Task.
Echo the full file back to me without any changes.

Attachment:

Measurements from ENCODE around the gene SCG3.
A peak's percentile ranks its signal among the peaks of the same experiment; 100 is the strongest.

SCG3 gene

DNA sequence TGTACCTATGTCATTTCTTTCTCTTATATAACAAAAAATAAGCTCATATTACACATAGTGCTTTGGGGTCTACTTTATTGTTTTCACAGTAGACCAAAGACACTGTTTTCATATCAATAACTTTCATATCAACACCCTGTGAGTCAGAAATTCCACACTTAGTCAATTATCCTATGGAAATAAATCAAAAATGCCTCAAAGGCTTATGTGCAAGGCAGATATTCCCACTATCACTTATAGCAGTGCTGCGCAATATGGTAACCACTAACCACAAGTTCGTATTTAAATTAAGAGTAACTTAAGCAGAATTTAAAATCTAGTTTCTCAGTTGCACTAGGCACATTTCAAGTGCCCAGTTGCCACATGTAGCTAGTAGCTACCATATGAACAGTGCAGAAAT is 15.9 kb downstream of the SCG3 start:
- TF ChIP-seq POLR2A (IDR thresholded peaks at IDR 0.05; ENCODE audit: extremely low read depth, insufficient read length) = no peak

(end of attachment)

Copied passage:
Measurements from ENCODE around the gene SCG3.
A peak's percentile ranks its signal among the peaks of the same experiment; 100 is the strongest.

SCG3 gene

DNA sequence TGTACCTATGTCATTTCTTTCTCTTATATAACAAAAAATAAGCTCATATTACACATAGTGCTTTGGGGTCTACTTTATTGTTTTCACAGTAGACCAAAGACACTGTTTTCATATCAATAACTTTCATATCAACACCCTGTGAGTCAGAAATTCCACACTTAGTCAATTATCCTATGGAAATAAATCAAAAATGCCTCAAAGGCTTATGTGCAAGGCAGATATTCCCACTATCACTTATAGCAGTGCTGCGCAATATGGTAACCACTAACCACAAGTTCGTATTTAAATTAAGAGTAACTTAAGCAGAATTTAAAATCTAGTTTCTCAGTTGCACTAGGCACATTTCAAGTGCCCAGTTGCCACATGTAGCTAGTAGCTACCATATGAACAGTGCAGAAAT is 15.9 kb downstream of the SCG3 start:
- TF ChIP-seq POLR2A (IDR thresholded peaks at IDR 0.05; ENCODE audit: extremely low read depth, insufficient read length) = no peak